Recovery, Resiliency, and COVID-19

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The recovery process teaches life lessons that apply to everyone – not just people with drug and alcohol use disorders.

In fact, some of the lessons people learn in recovery are helpful right now, during the coronavirus pandemic. They’re helpful because they’re practical, adaptable, and simple. That’s why people in recovery are showing remarkable resiliency during this challenging time, and many are handling things like shelter-in-place orders and social distancing far better than people who’ve never been through the recovery process.

Why?

It starts with letting go.

Most people are familiar with some version of the Alcoholics Anonymous (AA) serenity prayer:

 

“Grant me the serenity to accept the things I cannot change,

The courage to change the things I can,

And the wisdom to know the difference.”

 

This basic mantra guides people in recovery – whether they’re in AA or not – through good times and bad. It helps them get perspective, manage their energy and emotions, and keep focused on the things they need to do every day to stay sober.

Letting Go During COVID-19

Practical application of the serenity prayer during the coronavirus pandemic can help anyone, because the list of things we cannot change during COVID-19 grows by the day.

For starters, we can’t change:

  1. The fact the pandemic is happening
  2. How long shelter-in-place, business closings, and travel restrictions will last
  3. When we’ll have a vaccine or an effective treatment
  4. What people say and do online and on TV
  5. Whether other people follow social distancing guidelines, wear face coverings when in public, or take the pandemic seriously

None of us – unless we’re public health officials making the guidelines or researchers working on a vaccine or treatment – have control over any of those things. That means we have to accept and let go: it’s that simple. People in recovery are experts at this. They’ve spent the past two months accepting these things and letting go of the need to control them.

Magical Thinking

There’s another thing people in recovery have practice doing: identifying and eliminating what’s known as magical thinking. Magical thinking during COVID-19 includes things like:

  • Wishing we could go back to before
  • Believing a vaccine will arrive quickly
  • Thinking the advice of medical experts does not apply to us

Wishing things to be true does not make them true. People in recovery know this. They wish they’d never developed an addiction. They wish they could go back to a simpler time. They wish they didn’t have to do the hard work of recovery.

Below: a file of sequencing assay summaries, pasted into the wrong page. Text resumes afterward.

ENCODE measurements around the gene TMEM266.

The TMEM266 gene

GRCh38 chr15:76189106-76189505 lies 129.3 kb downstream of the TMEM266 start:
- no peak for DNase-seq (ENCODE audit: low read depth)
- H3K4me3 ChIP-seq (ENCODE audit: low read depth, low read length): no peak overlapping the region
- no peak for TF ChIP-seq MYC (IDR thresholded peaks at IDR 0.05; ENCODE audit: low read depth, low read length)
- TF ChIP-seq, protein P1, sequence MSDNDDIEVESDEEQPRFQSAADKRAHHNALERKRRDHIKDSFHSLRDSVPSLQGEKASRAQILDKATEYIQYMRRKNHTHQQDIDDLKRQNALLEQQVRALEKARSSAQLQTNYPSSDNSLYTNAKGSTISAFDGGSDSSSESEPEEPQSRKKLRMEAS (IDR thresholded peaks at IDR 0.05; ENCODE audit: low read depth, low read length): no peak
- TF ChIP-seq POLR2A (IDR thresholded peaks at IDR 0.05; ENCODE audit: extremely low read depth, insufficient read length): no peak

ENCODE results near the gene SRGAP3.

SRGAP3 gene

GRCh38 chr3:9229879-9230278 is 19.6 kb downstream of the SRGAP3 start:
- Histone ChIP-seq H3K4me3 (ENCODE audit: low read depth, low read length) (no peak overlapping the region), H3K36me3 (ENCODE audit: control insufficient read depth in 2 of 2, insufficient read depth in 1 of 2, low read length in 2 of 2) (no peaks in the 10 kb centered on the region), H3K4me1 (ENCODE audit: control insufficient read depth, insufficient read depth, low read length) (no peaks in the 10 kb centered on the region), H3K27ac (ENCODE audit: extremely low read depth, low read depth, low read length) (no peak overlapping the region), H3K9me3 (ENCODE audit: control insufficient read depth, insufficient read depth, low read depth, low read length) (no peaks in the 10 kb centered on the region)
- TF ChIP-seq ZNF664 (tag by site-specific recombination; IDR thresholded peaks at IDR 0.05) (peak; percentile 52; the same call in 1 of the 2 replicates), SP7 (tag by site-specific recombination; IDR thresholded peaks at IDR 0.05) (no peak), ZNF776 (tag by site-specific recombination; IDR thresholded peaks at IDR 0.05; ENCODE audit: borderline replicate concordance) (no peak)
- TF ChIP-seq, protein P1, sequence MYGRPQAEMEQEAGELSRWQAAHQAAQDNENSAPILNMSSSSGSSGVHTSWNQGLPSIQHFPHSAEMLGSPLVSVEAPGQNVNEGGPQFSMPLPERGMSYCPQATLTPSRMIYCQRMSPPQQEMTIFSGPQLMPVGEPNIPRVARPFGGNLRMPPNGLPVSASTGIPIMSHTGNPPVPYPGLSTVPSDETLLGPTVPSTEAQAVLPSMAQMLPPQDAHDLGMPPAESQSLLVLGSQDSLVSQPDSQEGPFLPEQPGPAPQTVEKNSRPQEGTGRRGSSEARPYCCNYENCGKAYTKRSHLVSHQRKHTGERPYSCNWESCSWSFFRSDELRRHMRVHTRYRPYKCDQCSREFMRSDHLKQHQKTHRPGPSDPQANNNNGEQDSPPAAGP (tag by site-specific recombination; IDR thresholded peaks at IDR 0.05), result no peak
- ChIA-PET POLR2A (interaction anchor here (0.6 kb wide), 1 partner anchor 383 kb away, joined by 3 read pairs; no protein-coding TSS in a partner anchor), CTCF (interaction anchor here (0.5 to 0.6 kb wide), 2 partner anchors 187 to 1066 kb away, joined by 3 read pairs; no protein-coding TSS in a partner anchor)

They wish all these things, but they know those are wishes, and do not correspond to reality. Nor do wishing we could go back to before, wishing for a quick vaccine, or wishing we didn’t have to follow the advice of medical experts. As much as we may want these things to be true, we have to accept reality. It’s unlikely things will go back to the way they were before. Effective vaccines don’t happen quickly. The advice of medical experts applies to all of us: we don’t get to pick and choose. As much as we wish these things were not true, we can’t change the fact that they are, indeed, true.

We have to see the world as it is.

People in recovery have practice at this, because they’ve learned to see their recovery as it is: something that’s part of their life, something they can’t change, and something they have to work on every day.

Which bring us to another recovery skill people who aren’t in recovery could benefit from: making simple, positive, proactive choices every day that support physical, emotional, and spiritual wellbeing.

One Day At A Time

One thing that’s difficult to deal with right now is the uncertainty of it all.

When will it end? How long do we have to stay home? Will my kids go back to school in the fall? How long will I keep my job?

Those are all questions no one has a good answer to. But there is an answer to how to deal with the uncertainty associated with those questions: focus on today. Even better, focus on the now. People in recovery have learned to build their lives from the ground up, replacing maladaptive coping mechanisms with life-affirming habits as they go. They know that if they’re having a bad day, a bad hour, or a bad few minutes, what they need to do is apply one simple technique they learned in recovery, and the chances are, the bad patch will pass – and they’ll be okay.

That’s what we all can do now, if we find ourselves worrying about the things we can’t control. Apply simple lifestyle prescriptions we all know support positive physical, mental, and emotional health. We can eat healthy food, get plenty of exercise and outdoor time every day, and get plenty of sleep every night.

Those things work.

And those are things within our direct control that will help us through this difficult time. If you’re unsure how to apply these lessons, or you need more tips about living in the moment, sticking to your wellness program, and living one day at a time – ask someone in recovery.

They’ll be happy to share.